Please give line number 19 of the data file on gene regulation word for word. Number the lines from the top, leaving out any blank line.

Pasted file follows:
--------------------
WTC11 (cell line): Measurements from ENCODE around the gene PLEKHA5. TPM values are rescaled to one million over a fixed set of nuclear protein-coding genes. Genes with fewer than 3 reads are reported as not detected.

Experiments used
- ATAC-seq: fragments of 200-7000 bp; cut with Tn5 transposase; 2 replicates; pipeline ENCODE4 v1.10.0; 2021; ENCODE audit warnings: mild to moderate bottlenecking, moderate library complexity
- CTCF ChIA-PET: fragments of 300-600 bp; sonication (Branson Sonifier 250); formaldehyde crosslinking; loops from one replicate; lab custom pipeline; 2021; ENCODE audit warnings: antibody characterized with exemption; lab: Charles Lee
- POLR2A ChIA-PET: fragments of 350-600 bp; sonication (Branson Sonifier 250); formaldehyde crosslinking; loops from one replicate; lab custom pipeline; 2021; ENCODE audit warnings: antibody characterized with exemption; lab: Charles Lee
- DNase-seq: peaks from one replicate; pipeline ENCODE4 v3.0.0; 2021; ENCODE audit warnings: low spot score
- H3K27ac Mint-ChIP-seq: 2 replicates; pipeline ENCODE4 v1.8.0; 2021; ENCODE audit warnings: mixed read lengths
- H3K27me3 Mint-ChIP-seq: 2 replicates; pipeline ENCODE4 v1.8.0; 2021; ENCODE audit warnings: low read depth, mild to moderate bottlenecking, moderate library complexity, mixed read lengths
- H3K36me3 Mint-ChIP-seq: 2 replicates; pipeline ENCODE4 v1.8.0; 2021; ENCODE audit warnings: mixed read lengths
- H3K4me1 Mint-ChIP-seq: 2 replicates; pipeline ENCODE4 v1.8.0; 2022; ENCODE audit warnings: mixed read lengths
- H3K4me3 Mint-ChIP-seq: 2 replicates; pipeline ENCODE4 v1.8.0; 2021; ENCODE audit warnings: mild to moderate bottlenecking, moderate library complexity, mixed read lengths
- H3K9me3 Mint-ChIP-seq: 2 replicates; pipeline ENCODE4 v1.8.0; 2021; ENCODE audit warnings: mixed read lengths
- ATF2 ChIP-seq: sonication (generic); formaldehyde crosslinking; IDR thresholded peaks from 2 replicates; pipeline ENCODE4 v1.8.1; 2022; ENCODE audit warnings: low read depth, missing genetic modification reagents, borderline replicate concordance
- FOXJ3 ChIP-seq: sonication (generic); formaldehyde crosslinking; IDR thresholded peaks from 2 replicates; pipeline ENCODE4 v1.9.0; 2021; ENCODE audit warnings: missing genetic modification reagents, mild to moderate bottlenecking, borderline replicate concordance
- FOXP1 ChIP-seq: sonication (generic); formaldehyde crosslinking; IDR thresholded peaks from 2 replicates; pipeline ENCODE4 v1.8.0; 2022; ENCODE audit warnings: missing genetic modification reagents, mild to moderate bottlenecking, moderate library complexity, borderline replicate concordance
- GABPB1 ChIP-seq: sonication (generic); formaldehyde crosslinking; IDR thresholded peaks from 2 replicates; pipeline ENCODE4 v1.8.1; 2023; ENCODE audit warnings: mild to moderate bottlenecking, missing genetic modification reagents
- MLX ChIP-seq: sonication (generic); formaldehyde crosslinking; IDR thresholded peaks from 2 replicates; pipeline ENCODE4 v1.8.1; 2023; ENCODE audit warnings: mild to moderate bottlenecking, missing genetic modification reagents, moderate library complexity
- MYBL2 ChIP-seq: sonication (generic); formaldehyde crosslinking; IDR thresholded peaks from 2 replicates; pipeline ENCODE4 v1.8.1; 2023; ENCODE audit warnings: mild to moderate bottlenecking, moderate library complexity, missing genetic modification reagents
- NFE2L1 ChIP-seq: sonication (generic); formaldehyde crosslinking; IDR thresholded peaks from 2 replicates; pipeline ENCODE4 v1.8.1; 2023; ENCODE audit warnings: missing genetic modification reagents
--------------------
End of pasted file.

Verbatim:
- NFE2L1 ChIP-seq: sonication (generic); formaldehyde crosslinking; IDR thresholded peaks from 2 replicates; pipeline ENCODE4 v1.8.1; 2023; ENCODE audit warnings: missing genetic modification reagents